In announcing his decision Monday to seek a fifth term on the D.C. Council, Jim Graham cited in interviews the recent dismissal of a high-profile whistleblower lawsuit — one that had made him a central character of allegations of wrongdoing related to the award of the city’s lottery contract in 2008 and 2009.
“It helped to have that cleared away,” Graham said to The Post’s Aaron C. Davis.
Well, things aren’t cleared away entirely. A federal judge last week dismissed some key elements of former contracting official Eric W. Payne’s lawsuit against the District of Columbia and Chief Financial Officer Natwar M. Gandhi, Payne’s old boss. But other parts of the lawsuit survive, and Payne said last week he expects to ask the judge later this month to set a trial date.
At the center of Payne’s lawsuit is the claim that he was retaliated against and ultimately fired because he objected to political interference in the lottery contract award — including from Graham and then-council chairman Vincent C. Gray. Graham and Gray have vigorously denied the allegations of wrongdoing, which have them trying to steer the contract away from its original awardee for political reasons. Filings in the three-year-old litigation have already painted an unflattering picture of the various officials involved.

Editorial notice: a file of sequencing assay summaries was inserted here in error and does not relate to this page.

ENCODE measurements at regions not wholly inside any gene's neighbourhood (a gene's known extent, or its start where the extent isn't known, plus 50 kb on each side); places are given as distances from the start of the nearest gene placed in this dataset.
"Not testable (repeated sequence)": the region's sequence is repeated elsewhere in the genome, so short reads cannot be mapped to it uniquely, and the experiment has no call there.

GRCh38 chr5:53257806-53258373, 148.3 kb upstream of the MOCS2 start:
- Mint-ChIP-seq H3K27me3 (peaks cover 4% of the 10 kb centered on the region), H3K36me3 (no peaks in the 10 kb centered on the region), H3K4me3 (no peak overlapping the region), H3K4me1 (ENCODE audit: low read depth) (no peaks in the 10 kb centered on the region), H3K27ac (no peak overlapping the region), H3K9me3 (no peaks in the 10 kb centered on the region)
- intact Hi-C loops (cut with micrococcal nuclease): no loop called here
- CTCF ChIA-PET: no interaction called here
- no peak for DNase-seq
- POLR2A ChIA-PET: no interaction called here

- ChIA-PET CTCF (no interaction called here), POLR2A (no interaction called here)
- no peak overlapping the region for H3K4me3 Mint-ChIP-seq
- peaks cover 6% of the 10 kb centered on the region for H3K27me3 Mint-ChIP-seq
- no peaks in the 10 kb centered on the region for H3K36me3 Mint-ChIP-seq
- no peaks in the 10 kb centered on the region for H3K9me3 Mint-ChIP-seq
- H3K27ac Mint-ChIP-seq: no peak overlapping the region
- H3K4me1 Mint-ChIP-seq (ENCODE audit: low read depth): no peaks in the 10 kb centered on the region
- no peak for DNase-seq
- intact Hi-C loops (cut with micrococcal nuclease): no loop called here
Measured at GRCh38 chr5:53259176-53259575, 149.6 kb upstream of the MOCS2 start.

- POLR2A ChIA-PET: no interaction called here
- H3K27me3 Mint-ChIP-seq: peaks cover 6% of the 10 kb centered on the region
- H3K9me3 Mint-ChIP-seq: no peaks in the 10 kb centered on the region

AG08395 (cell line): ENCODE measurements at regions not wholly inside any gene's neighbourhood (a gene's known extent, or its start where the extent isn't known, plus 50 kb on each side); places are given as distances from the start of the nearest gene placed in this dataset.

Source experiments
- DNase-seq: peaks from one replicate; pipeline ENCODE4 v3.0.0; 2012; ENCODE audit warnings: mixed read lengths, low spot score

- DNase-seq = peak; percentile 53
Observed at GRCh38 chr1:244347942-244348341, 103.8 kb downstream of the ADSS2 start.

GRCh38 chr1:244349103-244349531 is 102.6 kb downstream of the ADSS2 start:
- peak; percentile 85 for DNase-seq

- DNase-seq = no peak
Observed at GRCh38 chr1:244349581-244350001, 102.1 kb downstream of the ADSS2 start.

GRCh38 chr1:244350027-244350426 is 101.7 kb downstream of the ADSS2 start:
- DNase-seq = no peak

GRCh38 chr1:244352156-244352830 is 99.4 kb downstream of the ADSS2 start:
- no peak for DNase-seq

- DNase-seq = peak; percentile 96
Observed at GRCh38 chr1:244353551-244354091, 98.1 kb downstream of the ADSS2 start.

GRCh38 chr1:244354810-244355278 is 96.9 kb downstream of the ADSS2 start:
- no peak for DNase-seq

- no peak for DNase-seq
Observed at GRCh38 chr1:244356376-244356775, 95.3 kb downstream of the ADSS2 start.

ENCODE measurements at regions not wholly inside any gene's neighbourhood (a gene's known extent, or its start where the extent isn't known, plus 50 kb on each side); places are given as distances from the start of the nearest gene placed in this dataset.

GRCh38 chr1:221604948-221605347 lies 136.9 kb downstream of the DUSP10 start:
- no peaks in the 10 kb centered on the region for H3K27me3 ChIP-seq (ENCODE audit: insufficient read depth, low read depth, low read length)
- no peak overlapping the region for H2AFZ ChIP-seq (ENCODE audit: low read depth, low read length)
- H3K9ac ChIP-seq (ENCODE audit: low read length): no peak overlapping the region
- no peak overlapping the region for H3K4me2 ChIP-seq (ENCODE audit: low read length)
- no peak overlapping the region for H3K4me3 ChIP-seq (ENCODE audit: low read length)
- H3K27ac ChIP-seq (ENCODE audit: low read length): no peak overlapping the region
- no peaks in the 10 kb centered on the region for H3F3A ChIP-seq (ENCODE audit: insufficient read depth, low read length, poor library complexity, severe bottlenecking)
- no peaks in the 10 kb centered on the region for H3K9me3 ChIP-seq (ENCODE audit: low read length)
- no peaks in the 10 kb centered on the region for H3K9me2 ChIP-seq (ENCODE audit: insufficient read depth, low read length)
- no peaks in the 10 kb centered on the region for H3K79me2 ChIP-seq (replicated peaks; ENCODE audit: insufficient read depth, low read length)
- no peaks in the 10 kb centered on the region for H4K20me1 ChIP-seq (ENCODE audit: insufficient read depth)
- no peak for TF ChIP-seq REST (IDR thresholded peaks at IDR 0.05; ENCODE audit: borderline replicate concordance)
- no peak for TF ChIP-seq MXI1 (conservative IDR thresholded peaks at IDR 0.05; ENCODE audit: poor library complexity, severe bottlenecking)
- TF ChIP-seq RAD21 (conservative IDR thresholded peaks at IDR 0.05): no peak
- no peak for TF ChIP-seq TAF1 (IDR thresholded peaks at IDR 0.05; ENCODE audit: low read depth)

U.S. District Judge Richard W. Roberts ruled on Dec. 3 that Payne did not offer evidence that the stated reason for his firing — in the telling of his superiors, he was dismissed due to his abrasive management style — was in fact a pretext covering for illegal retaliation. Because of that, Roberts said, Payne could not prove his wrongful termination claim. But, Roberts found, Payne alleged other acts of retaliation — demotions, etc. — that involve significant factual disputes that can only be resolved at trial. Because Gandhi was not alleged have been involved in those acts, Roberts dismissed him as a defendant.
Graham is not alone is praising Roberts’ judgment. Last week, Attorney General Irvin B. Nathan, whose office is defending the case, hailed the ruling, saying it proved the city had “legitimate grounds for dismissing [Payne] from his position” and suggested the city will prevail on the other retaliation claims “should Mr. Payne decide to pursue this case.”
Payne has given every indication he will pursue the case, and the bad news for Graham et al. is this: Even a trial on much-narrowed claims will be a high-profile affair that keeps the issue in the public eye for many months and will involve city officials — likely to include Gandhi, Graham and Gray — taking the witness stand to answer uncomfortable questions under oath.